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Investors in McGrath IPO headed for disappointment

Credit: Alex Livet

McGrath Limited (ASX: MEA) or McGrath Def Set (ASX: MEA) as Google Finance refers to the company, saw its share price tumble below its $2.10 listing price, as investors abandon ship. In afternoon trading, shares in the real estate company were trading at $1.96, down 6.7%.

So why the fall?

Investors may have been put off by the falls in the share price of Spotless Group (ASX: SPO) and Dick Smith Holdings Ltd (ASX: DSH), which recently listed on the ASX and disappointed investors with profit downgrades.

A relatively long period of record-low interest rates means demand for housing has been strong historically. A low Australian dollar also means foreign buyers represent a big portion of buyers. That won’t always remain so.

These are some of the other headwinds McGrath’s business faces…

  1. Sydney home prices have soared well above the country and capital city averages, rising a cumulative 48%, compared to Melbourne of 32%, Brisbane at 15% and the capital city average of 31%. Since the last low price in May 2012, Sydney houses have soared 52% and units 38% to November 2015. As a result, McGrath has enjoyed strong tailwinds over the past three years.
  2. McGrath is concentrated in NSW, with a strong focus on Sydney. Sydney median home values are already starting to fall. In November, median prices in Sydney fell 1.4% and 3.5% in Melbourne, as we wrote a week ago. Investors are opting out of the market – thanks to the discouragement of the banks to limit investor loan growth. That means lower growth in home values and revenues for McGrath. In fact, 2015 could be the peak of the Sydney market for some time.
  3. The number of new properties listed for sale has dropped 9% in Sydney and 4.1% across the combined capitals since November 2014. NSW properties for sale have fallen 6.8% over the same period, according to CoreLogic RP Data.
  4. Auction clearance rates in Sydney have dropped from around 90% to sub-60% in a short period of time, according to Domain. Domain’s senior economist Andrew Wilson noted, “The market is looking very tired at the moment.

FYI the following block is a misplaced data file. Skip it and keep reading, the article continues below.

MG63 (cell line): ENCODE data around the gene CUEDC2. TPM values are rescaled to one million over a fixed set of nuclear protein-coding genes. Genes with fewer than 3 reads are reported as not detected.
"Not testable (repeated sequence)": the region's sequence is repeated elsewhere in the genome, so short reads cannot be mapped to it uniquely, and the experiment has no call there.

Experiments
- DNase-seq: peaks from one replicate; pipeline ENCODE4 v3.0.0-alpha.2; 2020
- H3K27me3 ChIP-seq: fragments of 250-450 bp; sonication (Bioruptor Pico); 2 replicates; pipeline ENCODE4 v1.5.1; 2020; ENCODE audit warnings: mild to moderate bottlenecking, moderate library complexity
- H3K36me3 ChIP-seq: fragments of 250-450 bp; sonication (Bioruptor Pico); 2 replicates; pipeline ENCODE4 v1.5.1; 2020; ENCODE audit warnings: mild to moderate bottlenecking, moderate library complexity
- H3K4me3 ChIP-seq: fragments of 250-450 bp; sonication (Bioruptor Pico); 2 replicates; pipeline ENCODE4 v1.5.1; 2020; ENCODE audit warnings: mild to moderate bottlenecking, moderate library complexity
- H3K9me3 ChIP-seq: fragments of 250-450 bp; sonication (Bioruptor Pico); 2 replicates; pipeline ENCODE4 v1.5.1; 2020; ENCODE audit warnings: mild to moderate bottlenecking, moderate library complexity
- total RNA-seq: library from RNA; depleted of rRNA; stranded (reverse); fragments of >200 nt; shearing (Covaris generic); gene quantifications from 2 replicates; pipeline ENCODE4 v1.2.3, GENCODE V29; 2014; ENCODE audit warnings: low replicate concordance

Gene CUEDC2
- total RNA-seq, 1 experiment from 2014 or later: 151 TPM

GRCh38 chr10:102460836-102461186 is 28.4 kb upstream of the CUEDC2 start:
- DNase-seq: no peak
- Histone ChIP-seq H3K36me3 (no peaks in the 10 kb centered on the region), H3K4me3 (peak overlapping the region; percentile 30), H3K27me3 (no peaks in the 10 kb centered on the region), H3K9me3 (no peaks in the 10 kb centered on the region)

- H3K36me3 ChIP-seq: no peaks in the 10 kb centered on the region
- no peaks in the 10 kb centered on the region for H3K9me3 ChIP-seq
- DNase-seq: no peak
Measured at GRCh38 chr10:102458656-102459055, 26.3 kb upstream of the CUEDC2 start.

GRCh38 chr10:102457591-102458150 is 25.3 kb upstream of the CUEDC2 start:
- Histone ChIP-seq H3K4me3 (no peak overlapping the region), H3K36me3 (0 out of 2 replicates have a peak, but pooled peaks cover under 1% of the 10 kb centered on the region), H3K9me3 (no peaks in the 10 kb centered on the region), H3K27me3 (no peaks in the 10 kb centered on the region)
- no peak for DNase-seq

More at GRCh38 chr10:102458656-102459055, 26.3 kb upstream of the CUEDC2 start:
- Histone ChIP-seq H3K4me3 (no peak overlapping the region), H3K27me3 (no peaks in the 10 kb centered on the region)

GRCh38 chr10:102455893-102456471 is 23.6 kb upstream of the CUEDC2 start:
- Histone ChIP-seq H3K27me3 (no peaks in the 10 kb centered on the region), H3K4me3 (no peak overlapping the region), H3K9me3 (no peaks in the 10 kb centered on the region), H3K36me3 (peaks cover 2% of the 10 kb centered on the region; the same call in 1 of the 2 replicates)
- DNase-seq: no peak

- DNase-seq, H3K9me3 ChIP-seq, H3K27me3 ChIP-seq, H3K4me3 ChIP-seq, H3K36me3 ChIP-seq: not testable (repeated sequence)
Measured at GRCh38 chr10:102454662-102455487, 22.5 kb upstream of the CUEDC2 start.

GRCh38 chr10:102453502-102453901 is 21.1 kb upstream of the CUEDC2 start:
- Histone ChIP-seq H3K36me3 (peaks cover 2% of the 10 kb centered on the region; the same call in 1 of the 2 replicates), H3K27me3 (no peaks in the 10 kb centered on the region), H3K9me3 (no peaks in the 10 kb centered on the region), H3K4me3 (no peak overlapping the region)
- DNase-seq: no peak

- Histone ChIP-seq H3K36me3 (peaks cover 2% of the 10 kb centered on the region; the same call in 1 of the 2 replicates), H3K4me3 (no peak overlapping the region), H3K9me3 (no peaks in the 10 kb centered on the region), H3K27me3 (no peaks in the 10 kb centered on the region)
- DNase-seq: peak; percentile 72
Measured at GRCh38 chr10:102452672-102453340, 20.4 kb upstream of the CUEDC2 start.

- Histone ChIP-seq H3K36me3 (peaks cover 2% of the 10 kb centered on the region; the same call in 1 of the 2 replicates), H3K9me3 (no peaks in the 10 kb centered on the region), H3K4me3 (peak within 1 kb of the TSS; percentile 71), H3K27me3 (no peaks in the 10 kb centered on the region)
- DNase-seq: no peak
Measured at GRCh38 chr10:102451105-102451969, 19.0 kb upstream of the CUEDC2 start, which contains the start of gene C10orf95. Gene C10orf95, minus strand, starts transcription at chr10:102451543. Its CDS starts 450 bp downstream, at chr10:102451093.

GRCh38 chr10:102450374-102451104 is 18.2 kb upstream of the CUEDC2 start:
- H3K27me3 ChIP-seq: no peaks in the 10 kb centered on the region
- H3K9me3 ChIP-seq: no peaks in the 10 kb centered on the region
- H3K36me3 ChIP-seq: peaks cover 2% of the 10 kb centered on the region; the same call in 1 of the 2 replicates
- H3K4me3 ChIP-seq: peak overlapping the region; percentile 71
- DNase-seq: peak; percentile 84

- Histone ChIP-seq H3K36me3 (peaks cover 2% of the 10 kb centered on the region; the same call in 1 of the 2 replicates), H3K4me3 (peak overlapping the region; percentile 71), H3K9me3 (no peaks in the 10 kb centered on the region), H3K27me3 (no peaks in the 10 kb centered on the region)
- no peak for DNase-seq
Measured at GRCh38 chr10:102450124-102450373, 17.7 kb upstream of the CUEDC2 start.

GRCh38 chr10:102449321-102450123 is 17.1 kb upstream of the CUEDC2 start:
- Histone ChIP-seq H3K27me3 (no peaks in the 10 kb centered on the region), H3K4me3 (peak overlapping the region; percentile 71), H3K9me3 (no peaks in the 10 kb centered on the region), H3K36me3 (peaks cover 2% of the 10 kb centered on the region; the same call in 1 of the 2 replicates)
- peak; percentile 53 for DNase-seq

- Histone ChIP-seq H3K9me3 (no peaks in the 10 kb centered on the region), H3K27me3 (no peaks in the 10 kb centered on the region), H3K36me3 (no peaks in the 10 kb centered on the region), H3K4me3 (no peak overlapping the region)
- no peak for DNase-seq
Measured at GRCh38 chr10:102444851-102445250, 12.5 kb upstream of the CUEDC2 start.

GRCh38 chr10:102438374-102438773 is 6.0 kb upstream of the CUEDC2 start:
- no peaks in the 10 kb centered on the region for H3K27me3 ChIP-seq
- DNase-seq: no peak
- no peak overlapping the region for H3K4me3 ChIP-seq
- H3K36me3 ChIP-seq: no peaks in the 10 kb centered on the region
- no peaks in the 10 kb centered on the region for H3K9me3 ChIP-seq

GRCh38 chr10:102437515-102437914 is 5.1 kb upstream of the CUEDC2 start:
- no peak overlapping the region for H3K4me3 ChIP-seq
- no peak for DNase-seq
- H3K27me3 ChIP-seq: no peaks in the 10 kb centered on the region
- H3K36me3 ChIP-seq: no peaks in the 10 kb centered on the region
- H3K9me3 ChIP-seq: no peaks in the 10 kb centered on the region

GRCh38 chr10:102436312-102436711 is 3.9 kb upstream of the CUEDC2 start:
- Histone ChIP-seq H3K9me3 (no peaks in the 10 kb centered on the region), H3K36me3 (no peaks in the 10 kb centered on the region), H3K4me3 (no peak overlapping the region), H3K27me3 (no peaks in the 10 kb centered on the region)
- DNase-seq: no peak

5. The Commonwealth Bank of Australia (ASX: CBA) thinks that low auction clearance rates are a possible signal of a significant change in the economy, according to The Australian. “That’s a big fall and fast. Big falls, occurring quickly, send a pretty powerful signal to us from the market, ” the bank says.
  6. Other capital cities and states haven’t grown as fast as Sydney and aren’t likely to. McGrath’s strategy of expanding its points of presence in other states is likely to expose it to lower growth rates – bringing down the group’s overall revenue growth.
  7. There are reports that negative gearing, a highly popular strategy used by property investors, could be abolished or amended to save the federal government at least $3 billion over four years. The RBA has urged the government to consider it.

The company also faces a number of major risks…

An upgrade from its proprietary IT system to a SalesForce Saas System beginning in Feb 2016 and due for completion by June 2016. System implementations don’t always run perfectly or on time and budget, which could result in damage to the company’s reputation and clients using other agents to sell their homes. It will also take some time for staff to learn the new system and that could also impact on earnings.

Agents can easily leave McGrath and set up a competing agency, taking revenues with them. Hence the fragmented market. McGrath, as the third-largest residential real estate agency, has just 3.2% market share, with 70% of the market held by agents outside the top 10, most likely by many low or single agency businesses.

Foolish takeaway

The initial IPO price of $2.10 offered is what appears to be a cheap price, with a P/E ratio of 13.4x. But the real estate company faces the prospect of missing its prospectus forecasts if existing trends in the housing market continue. Earnings could also fall further in the 2017 financial year if property prices continue to sink in 2016. Investors might want to bypass the McGrath share auction for now.

Motley Fool writer/analyst Mike King doesn't own shares in any companies mentioned. You can follow Mike on Twitter @TMFKinga

Unless otherwise noted, the author does not have a position in any stocks mentioned by the author in the comments below. The Motley Fool Australia has no position in any of the stocks mentioned. We Fools may not all hold the same opinions, but we all believe that considering a diverse range of insights makes us better investors. The Motley Fool has a disclosure policy. This article contains general investment advice only (under AFSL 400691). Authorised by Bruce Jackson.

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